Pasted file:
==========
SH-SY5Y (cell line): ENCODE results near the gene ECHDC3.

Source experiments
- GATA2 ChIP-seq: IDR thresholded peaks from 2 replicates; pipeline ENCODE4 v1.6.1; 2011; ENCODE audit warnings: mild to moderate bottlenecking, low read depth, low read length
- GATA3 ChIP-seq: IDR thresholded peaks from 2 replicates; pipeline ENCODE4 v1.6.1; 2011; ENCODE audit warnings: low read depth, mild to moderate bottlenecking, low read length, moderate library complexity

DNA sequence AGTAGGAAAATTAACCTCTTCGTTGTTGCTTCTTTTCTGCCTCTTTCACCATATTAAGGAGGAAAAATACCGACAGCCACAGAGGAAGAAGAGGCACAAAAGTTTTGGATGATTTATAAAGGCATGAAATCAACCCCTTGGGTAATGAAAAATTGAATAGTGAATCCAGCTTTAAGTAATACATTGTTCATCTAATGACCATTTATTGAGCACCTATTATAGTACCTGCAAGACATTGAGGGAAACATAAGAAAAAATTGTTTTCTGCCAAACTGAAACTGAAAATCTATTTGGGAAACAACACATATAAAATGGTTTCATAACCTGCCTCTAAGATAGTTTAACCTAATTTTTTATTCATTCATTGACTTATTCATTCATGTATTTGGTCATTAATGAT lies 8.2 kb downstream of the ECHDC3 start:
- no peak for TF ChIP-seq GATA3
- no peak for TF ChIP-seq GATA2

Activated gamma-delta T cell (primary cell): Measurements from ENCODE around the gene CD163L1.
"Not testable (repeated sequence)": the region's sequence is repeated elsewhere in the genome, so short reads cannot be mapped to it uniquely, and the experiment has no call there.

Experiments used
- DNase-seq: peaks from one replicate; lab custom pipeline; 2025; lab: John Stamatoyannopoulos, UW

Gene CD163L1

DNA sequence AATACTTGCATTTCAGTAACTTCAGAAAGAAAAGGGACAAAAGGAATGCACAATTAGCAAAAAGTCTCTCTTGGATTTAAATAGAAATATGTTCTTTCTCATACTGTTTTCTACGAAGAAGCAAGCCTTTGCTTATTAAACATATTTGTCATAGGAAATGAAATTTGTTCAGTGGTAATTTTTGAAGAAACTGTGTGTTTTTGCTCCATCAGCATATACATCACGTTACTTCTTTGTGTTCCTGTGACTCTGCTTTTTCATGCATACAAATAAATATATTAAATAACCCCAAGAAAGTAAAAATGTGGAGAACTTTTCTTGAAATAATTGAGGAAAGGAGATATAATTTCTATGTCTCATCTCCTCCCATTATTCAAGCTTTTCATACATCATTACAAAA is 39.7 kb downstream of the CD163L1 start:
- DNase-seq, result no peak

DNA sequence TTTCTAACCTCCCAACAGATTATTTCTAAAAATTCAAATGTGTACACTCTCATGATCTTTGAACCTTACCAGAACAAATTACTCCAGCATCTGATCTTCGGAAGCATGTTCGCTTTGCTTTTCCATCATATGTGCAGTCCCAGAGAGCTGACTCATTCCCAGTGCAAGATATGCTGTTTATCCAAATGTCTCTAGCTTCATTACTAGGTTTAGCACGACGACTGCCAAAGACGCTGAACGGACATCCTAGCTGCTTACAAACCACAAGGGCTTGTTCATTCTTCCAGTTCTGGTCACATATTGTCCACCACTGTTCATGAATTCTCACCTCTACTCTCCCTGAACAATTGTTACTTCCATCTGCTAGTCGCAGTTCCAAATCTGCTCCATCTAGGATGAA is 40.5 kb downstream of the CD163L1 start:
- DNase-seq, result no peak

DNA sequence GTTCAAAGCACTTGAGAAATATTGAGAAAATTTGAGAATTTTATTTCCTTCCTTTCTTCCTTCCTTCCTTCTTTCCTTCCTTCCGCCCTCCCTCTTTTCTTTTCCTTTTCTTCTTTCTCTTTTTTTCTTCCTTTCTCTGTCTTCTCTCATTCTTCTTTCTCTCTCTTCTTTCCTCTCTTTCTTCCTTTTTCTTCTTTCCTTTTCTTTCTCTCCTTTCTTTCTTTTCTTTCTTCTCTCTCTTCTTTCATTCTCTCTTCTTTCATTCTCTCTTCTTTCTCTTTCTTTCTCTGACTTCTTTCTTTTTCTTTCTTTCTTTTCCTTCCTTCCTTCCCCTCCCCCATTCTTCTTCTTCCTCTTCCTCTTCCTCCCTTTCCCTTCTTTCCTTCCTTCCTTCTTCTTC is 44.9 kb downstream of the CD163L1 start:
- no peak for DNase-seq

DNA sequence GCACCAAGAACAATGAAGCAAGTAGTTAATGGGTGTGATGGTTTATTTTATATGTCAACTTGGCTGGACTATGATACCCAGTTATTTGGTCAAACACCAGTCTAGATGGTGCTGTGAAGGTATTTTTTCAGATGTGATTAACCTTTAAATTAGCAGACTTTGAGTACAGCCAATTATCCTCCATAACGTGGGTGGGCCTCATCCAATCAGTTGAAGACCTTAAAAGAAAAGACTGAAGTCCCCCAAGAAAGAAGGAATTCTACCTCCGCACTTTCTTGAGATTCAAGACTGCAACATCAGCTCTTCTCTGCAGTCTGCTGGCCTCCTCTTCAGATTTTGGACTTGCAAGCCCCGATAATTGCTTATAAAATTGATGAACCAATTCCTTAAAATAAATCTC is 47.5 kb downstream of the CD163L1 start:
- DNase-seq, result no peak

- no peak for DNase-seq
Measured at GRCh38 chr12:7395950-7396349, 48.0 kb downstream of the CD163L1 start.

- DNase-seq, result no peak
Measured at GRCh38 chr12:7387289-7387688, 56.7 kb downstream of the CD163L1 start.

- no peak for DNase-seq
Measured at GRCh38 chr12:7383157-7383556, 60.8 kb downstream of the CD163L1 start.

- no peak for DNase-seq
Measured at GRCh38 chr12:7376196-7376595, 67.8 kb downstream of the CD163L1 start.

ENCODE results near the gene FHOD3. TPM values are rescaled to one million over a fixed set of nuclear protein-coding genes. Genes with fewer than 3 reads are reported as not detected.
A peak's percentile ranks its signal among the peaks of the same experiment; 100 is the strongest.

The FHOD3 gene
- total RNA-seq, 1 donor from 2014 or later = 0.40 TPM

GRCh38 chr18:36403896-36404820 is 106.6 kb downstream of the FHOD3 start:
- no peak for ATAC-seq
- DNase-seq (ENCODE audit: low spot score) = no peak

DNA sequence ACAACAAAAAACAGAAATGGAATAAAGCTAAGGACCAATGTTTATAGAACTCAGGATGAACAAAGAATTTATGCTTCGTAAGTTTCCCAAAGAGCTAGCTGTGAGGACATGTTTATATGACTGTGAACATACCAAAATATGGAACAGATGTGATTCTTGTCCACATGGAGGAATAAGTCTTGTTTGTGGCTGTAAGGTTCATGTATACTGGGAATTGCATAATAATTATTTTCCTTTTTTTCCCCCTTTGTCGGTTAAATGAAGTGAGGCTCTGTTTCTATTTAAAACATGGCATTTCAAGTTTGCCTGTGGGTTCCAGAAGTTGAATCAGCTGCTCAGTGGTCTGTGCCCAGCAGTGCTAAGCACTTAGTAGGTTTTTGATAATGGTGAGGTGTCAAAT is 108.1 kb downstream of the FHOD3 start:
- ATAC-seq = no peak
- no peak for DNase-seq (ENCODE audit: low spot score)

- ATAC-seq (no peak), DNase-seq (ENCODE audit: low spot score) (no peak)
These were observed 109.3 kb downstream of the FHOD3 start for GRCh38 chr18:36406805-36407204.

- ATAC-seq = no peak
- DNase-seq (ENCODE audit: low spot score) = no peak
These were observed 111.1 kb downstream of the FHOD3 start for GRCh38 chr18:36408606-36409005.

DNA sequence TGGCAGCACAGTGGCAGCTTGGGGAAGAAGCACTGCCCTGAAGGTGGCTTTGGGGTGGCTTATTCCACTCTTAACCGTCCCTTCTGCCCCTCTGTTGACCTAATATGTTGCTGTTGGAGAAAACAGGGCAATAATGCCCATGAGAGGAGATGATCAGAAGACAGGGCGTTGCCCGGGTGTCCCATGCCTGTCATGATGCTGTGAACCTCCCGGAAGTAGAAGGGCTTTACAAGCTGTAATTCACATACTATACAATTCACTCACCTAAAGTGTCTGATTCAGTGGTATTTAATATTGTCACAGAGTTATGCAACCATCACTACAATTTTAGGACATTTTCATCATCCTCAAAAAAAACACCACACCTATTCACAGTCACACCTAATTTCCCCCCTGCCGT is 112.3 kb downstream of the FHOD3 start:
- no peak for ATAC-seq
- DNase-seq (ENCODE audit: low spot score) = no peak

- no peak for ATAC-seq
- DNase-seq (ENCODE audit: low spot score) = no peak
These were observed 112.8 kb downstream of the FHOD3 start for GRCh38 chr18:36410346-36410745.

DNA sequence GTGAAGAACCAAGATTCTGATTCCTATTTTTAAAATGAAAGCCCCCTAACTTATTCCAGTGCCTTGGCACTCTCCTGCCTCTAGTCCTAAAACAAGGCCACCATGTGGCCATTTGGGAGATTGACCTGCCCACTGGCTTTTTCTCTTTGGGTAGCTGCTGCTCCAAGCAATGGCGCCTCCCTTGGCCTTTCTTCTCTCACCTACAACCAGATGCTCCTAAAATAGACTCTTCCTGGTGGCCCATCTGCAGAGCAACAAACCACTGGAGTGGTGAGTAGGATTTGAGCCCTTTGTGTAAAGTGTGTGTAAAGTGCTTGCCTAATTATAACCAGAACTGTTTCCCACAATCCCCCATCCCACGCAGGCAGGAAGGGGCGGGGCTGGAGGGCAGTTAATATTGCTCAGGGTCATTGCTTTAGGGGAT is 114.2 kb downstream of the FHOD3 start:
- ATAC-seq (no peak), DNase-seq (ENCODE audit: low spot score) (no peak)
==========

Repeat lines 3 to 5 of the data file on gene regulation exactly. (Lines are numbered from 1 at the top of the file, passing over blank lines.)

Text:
- GATA2 ChIP-seq: IDR thresholded peaks from 2 replicates; pipeline ENCODE4 v1.6.1; 2011; ENCODE audit warnings: mild to moderate bottlenecking, low read depth, low read length
- GATA3 ChIP-seq: IDR thresholded peaks from 2 replicates; pipeline ENCODE4 v1.6.1; 2011; ENCODE audit warnings: low read depth, mild to moderate bottlenecking, low read length, moderate library complexity

DNA sequence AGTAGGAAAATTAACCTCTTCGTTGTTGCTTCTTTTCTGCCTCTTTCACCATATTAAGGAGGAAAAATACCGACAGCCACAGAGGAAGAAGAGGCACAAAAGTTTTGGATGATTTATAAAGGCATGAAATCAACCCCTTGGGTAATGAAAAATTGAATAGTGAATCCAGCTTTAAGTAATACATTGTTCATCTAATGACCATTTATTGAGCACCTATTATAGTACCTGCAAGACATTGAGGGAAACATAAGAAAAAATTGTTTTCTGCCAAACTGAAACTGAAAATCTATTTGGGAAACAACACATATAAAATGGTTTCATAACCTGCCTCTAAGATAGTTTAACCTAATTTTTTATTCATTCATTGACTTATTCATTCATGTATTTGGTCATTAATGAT lies 8.2 kb downstream of the ECHDC3 start: